With the increasing availability of biosimilars, the practice of switching therapies for non-medical reasons between an originator biologic and an analogous biosimilar has become more common. The evidence to support this practice mostly comes from single-switch randomized controlled trials (RCTs) and real-world (RW) evidence studies. However, as more biosimilars of the same originator enter the market, multiple switching events between originators and biosimilars is becoming a reality, despite limited evidence to support the efficacy and safety of such practice. Some countries have established guidelines, policies, or laws related to interchangeability and/or automatic substitution, whereas others have left these practices unregulated or controlled by other components of the healthcare system. Collectively, guidelines on single non-medical switching are often vague, with even less focus given to multiple non-medical switching, leaving this practice mostly unregulated. This narrative review will first discuss the current regulatory perspectives on non-medical switching and challenges associated with switching therapies, particularly with the availability of multiple biosimilars. We will then review the current evidence from RCTs and RW studies in the light of three different multiple-switch scenarios currently taking place in clinical practice: switching between an originator and a single biosimilar, switching between biosimilars of the same originator, and the clinical practice of switching back to the originator (i.e., switchbacks) after a failure of the initial non-medical switch to the analogous biosimilar.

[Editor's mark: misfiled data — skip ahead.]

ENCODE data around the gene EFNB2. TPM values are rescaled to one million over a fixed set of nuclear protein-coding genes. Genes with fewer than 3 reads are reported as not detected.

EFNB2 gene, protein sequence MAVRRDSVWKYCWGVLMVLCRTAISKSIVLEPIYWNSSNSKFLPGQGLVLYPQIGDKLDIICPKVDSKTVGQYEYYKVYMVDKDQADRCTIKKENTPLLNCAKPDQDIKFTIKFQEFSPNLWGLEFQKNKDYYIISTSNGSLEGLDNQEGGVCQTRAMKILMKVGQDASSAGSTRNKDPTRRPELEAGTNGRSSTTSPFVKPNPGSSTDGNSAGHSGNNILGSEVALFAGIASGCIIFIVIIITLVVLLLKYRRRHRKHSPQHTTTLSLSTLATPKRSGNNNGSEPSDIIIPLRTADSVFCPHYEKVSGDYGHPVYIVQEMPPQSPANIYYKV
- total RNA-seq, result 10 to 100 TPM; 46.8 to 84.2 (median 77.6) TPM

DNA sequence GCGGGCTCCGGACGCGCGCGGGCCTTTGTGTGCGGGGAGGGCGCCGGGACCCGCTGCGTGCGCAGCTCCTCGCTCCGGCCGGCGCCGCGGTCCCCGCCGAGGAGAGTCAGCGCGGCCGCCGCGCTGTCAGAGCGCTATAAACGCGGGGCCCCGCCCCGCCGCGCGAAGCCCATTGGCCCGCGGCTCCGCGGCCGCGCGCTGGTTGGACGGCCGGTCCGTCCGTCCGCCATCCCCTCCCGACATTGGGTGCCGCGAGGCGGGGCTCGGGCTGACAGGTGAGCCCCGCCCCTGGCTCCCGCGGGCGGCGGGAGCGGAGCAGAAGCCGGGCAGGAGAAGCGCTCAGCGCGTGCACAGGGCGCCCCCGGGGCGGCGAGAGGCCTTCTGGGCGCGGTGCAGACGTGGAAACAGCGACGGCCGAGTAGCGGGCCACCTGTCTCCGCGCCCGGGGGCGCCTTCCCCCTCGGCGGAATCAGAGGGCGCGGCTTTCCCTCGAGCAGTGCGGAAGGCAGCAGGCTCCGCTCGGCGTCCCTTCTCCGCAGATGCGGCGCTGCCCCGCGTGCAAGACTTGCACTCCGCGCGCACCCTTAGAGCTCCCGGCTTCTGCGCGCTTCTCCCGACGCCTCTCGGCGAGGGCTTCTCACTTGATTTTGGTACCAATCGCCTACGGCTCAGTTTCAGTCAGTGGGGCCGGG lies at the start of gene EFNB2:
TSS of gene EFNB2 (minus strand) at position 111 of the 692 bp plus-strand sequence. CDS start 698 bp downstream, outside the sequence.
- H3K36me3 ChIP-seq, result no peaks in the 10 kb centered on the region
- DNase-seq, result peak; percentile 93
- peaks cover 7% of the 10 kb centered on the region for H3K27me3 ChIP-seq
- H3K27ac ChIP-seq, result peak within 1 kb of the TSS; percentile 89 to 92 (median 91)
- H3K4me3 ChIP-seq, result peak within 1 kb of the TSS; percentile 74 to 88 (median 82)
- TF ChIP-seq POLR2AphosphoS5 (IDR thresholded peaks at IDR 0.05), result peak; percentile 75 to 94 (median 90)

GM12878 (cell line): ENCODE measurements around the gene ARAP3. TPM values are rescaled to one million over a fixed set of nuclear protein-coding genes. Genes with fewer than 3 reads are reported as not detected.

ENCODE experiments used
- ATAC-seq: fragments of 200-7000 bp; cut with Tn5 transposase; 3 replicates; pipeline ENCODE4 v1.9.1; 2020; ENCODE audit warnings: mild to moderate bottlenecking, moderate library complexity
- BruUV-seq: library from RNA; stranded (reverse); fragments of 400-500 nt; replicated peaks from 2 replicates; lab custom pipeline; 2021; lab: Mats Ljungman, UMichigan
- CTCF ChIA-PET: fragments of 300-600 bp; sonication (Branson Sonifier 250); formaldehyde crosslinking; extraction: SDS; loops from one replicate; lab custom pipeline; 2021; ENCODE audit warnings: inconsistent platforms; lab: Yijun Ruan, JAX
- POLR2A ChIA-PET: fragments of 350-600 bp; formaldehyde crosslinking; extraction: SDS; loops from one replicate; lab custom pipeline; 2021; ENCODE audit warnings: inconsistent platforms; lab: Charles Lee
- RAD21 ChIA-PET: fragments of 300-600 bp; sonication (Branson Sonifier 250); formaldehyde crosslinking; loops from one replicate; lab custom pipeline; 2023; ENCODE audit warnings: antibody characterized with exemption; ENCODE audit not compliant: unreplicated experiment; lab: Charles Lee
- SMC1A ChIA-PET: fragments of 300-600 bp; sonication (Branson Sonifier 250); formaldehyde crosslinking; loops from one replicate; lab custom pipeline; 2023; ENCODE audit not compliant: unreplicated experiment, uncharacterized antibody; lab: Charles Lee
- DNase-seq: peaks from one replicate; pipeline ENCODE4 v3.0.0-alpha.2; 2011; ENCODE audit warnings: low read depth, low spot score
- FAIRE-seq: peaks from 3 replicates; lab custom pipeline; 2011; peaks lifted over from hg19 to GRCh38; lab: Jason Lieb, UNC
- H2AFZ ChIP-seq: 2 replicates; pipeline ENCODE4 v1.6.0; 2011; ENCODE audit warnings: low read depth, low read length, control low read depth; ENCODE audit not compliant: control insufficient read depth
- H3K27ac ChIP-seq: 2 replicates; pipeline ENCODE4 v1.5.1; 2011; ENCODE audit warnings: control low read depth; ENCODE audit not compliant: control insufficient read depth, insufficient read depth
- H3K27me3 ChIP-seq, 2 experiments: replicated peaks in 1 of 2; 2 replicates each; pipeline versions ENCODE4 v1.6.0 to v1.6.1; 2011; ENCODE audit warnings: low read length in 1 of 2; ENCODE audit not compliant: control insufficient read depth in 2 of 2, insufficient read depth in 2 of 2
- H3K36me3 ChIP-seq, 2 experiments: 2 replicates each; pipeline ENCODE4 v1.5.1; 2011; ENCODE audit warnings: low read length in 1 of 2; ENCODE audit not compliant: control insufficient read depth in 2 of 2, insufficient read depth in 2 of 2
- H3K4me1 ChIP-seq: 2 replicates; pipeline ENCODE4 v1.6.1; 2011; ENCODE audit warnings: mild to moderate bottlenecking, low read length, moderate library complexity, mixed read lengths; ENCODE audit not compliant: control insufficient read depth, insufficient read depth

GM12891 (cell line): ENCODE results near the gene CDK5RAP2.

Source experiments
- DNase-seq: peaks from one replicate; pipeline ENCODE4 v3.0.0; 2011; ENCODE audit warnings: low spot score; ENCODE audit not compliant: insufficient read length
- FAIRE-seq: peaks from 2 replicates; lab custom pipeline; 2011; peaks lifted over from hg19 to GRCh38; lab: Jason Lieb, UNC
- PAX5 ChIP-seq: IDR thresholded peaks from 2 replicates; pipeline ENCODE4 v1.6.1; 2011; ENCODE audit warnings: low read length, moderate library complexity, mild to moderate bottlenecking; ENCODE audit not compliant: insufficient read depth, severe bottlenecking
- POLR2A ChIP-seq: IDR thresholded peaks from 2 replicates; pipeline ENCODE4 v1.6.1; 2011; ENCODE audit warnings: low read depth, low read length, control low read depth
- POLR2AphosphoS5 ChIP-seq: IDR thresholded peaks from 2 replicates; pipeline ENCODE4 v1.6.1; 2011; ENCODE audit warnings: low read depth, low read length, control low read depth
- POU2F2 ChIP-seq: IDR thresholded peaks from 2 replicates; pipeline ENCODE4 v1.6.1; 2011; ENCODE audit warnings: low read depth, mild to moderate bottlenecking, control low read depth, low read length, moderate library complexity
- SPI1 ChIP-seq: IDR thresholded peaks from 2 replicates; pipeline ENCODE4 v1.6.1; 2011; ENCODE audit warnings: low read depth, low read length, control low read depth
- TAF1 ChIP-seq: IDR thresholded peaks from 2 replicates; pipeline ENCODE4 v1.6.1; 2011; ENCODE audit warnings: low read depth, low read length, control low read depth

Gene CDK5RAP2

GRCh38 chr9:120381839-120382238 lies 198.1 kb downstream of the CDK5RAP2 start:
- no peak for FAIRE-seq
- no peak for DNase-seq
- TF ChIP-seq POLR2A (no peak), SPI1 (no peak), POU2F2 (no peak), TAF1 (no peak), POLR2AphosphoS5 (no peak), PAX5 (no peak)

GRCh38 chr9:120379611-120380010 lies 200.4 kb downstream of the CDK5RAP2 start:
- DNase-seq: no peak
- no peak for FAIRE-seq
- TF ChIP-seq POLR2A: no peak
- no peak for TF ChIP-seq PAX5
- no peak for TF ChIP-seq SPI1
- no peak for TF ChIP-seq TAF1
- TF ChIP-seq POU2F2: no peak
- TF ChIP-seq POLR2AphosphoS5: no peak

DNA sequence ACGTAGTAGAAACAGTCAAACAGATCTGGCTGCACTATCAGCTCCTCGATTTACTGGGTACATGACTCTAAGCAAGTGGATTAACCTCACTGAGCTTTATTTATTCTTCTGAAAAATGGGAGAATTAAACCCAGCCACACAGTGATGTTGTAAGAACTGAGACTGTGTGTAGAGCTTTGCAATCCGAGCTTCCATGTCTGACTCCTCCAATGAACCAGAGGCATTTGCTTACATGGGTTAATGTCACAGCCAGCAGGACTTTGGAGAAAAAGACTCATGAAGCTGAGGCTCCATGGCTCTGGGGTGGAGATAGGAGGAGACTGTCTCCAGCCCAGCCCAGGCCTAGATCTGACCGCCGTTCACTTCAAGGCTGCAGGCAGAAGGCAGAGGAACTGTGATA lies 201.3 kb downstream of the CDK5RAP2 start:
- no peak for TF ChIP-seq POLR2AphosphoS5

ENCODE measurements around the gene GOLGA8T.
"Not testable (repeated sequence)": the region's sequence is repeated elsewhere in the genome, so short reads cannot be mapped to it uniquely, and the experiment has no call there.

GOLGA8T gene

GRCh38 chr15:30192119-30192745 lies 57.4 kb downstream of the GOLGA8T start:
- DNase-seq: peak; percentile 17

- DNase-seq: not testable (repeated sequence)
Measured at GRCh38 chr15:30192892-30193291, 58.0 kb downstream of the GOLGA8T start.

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http://dx.doi.org/10.1007/s12325-020-01472-1DOI Listing
http://www.ncbi.nlm.nih.gov/pmc/articles/PMC7547992PMC
November 2020